Was eating less butter and bacon the downfall of American health and nutrition? Definitely not. The real culprit, as the study points out, is the prevalence of sugar-laden processed foods. If you want to eat for health, choose a dietary pattern with decades of research behind it, such as the Mediterranean diet, that emphasizes fruits, vegetables, whole grains, fish, legumes, and healthy fats such as nuts and olive oil.

For more on the saturated fat debate, see these articles:

For some of my favorite heart-healthy recipes, see here:

Quinoa Salad with Dried Cranberries and Marcona Almonds

– Kelly

Beet Hummus

Healthy Beet Hummus

If this magenta-colored party dip can’t transform the beet haters out there, I don’t know what will.

Admittedly, beets are not my favorite food. I don’t dislike them, they are just kind of… meh. However, when I spotted this recipe on Pinterest, I knew I had to give it a try. Hot pink and vegetable-rich? My two favorite things!

I started with a recipe from A Cozy Kitchen, but I cut back the oil and made some other tweaks to make it Dietitian-approved. This dip is great for veggies and toasted pita, but would also work well spread inside sandwiches or wraps.

Healthy Beet Hummus

Beet Hummus

(Recipe adapted from A Cozy Kitchen)

Makes about 2 cups

Ingredients

  • 1 large beet (rinsed, and greens removed)
  • 1 (15-ounce) can garbanzo beans, drained
  • 3 garlic cloves, peeled and chopped
  • 3 tablespoons tahini paste
  • Juice from 1 lemon
  • ½ teaspoon lemon zest
  • 1 teaspoon ground cumin
  • 1/2 teaspoon ground coriander
  • 2 tablespoons extra-virgin olive oil

Method

  1. Preheat the oven to 400 degrees F.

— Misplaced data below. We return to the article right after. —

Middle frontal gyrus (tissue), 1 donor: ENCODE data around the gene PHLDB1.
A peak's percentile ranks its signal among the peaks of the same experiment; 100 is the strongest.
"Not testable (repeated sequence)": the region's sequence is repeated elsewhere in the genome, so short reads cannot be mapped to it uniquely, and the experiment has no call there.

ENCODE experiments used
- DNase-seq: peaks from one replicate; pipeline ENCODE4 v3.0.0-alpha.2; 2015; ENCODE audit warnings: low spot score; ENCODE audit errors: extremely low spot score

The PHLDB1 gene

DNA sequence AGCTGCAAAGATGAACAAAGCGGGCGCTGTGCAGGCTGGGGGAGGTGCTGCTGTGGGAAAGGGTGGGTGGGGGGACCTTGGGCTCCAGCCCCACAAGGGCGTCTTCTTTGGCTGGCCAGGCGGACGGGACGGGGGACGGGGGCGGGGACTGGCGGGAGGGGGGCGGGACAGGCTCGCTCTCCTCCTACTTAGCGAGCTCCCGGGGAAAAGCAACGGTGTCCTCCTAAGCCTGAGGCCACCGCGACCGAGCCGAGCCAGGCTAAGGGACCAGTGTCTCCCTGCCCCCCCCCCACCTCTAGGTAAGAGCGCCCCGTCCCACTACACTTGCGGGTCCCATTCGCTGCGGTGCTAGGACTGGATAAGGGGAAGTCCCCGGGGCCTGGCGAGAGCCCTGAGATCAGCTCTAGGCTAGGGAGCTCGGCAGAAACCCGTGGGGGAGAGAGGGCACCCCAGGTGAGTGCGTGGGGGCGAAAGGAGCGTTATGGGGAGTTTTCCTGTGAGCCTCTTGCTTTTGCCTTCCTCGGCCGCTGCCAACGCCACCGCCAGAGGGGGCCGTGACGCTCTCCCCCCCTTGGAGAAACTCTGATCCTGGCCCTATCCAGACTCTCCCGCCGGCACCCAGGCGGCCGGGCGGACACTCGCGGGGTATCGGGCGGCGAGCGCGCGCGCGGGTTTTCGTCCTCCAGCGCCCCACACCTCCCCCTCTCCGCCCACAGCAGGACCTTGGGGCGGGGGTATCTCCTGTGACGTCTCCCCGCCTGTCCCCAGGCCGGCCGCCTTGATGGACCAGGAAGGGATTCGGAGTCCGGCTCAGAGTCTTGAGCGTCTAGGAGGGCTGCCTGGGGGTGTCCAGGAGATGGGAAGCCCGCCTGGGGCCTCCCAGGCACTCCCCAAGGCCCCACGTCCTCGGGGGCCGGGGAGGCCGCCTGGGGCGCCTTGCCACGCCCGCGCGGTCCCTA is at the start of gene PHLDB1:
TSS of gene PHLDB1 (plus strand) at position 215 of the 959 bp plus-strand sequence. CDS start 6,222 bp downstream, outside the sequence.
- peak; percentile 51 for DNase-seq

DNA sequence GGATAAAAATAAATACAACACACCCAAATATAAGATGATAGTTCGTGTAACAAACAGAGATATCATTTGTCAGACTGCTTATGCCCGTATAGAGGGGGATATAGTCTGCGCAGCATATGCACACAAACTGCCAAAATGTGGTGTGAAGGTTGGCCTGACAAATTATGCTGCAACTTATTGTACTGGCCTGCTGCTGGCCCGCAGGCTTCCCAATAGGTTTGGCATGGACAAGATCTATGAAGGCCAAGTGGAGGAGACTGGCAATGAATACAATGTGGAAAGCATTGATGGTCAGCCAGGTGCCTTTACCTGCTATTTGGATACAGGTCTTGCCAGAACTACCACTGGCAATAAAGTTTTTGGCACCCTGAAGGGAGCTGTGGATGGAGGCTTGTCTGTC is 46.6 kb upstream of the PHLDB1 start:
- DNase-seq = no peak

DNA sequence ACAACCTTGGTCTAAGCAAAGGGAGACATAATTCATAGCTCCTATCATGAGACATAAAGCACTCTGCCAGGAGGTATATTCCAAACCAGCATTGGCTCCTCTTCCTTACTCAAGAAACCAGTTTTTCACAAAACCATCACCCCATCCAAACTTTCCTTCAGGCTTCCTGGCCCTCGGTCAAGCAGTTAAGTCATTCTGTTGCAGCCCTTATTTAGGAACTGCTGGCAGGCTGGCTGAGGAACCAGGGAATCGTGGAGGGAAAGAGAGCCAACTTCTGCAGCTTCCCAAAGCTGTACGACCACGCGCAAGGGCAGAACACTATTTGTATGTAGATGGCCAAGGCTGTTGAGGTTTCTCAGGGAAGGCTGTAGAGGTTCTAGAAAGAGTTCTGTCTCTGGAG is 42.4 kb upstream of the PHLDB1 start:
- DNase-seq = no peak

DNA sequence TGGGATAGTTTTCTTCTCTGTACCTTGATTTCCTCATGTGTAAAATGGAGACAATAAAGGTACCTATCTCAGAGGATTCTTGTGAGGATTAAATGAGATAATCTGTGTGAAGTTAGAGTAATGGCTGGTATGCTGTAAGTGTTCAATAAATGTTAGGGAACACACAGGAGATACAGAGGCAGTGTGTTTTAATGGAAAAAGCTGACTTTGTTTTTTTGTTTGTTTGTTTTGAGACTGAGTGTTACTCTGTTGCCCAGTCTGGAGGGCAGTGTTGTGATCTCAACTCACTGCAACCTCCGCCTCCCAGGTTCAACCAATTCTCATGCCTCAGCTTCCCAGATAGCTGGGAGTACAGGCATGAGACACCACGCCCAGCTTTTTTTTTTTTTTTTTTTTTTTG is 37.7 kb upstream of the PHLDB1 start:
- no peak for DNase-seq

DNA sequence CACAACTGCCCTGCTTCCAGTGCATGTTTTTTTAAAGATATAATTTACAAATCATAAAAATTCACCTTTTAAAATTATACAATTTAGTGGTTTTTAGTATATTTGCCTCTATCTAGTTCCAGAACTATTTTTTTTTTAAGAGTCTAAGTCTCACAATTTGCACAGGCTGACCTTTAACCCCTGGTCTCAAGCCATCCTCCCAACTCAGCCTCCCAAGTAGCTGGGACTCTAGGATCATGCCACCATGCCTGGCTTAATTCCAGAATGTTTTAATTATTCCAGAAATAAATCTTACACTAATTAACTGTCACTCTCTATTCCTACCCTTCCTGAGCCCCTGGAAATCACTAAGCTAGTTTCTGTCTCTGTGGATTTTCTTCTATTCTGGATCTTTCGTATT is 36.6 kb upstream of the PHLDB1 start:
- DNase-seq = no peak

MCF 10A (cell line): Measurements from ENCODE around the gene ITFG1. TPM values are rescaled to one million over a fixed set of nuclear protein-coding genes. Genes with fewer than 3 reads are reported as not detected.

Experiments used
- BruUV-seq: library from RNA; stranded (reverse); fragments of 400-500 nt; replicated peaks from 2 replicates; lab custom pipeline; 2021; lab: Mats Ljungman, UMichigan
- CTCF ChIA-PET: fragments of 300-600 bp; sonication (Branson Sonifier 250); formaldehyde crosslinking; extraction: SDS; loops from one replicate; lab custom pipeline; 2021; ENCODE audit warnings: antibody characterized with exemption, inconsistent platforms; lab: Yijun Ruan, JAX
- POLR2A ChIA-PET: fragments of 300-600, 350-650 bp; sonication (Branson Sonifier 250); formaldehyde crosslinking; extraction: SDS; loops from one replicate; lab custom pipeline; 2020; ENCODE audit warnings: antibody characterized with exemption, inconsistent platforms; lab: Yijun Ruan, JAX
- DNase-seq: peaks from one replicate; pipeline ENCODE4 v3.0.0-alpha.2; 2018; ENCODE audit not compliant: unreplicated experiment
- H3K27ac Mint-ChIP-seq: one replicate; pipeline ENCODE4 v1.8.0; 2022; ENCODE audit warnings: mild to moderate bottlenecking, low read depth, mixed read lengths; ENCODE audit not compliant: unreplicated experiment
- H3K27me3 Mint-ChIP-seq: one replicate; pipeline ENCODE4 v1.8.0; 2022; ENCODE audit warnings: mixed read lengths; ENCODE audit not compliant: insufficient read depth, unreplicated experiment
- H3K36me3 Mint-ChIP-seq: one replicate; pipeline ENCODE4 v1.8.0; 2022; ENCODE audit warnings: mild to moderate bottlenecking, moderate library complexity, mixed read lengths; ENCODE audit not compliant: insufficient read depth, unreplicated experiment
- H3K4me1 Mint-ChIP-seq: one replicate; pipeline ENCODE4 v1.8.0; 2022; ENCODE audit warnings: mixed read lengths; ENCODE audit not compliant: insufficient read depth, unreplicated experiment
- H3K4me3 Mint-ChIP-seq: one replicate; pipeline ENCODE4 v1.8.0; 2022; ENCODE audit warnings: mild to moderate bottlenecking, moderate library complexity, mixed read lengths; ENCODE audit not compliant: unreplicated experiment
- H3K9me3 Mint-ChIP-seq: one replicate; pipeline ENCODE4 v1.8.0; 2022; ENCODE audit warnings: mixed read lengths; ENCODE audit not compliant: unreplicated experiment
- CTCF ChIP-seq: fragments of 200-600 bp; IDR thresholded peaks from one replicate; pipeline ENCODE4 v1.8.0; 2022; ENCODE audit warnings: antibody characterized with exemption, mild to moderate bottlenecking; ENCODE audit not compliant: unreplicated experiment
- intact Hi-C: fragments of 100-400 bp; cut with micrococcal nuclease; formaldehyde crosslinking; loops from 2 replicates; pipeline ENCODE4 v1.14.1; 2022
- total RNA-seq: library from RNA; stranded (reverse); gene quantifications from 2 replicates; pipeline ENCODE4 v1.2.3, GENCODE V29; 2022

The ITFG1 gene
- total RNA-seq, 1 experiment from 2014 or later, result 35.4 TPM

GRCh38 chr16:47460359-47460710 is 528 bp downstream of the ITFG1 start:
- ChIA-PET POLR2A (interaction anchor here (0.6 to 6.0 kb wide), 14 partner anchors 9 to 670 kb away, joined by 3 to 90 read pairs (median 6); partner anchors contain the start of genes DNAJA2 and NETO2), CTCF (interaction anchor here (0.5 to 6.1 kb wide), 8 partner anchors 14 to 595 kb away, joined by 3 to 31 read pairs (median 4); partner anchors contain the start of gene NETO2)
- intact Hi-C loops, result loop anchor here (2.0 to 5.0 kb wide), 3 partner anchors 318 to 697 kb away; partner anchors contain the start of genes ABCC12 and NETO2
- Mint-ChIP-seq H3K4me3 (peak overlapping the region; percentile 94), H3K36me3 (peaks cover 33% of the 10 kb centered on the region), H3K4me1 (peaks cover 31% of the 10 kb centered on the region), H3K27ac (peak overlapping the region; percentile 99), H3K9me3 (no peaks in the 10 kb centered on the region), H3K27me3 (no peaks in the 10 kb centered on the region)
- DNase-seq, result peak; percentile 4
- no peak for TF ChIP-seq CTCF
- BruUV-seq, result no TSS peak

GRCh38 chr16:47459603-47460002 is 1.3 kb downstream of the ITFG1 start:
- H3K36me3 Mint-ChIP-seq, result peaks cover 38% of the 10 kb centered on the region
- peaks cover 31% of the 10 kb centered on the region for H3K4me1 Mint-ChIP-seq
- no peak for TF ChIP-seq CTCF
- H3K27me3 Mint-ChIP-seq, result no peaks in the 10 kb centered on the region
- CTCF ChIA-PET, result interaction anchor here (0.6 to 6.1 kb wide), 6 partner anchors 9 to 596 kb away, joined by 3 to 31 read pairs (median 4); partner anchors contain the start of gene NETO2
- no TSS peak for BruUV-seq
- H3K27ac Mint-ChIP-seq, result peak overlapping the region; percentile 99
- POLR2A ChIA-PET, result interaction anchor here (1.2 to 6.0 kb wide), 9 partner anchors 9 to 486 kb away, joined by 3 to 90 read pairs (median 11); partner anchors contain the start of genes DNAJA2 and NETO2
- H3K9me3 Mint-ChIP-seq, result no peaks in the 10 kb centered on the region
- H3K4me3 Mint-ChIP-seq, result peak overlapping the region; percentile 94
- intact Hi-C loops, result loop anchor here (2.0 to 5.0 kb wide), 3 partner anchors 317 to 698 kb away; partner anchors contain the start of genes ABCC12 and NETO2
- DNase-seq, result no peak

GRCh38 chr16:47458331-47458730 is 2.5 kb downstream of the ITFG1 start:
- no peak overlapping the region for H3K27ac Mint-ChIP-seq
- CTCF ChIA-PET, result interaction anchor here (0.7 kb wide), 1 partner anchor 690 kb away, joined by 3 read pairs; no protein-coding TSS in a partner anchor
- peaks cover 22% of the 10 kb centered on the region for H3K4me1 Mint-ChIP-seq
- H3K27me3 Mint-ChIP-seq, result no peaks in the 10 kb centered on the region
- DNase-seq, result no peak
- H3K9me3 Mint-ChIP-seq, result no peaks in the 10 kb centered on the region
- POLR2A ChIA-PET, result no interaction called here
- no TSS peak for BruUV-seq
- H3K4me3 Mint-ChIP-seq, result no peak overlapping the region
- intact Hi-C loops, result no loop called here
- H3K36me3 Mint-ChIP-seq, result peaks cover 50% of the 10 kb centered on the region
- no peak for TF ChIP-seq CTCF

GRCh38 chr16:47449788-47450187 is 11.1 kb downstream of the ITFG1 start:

2. Fill a small baking dish (I used a loaf pan) with a shallow layer of water (about 1/3 cup water, or about ½ inch layer across the bottom of the dish).
  3. Place the beet in the baking dish, cover the dish with foil, and roast in the oven for 45 minutes, until the beet is tender when poked with a fork.
  4. Allow the beet to cool, then slice off the tops of the beet, peel it and chop it.
  5. Add the chopped beet, garbanzo beans, garlic, tahini paste, lemon juice, lemon zest, ground cumin, ground coriander, and olive oil to a powerful blender or food processor, and blend until smooth. (I actually used an immersion blender, but a food processor or Vitamix would be ideal.)
  6. Taste, and adjust spices as desired.

Healthy Beet Hummus

Nutrition (per 2 Tbsp serving): 54 calories, 3g fat (0g saturated), 5g carbs (1.5g fiber, 0.5g sugar), 1.5g protein, 78mg sodium

– Kelly

Guilty Pleasures: An RD’s favorite packaged foods

For the most part, I pride myself on eating a diet rich in fruits, vegetables, and whole foods, favoring ingredients that are local and organic. However, there are times when convenience takes over and I find myself at the mercy of processed foods. I try to look for packages that have some of the qualities I prioritize, but more often than not, I just end up following my taste buds. Below are my picks for my favorite packaged foods…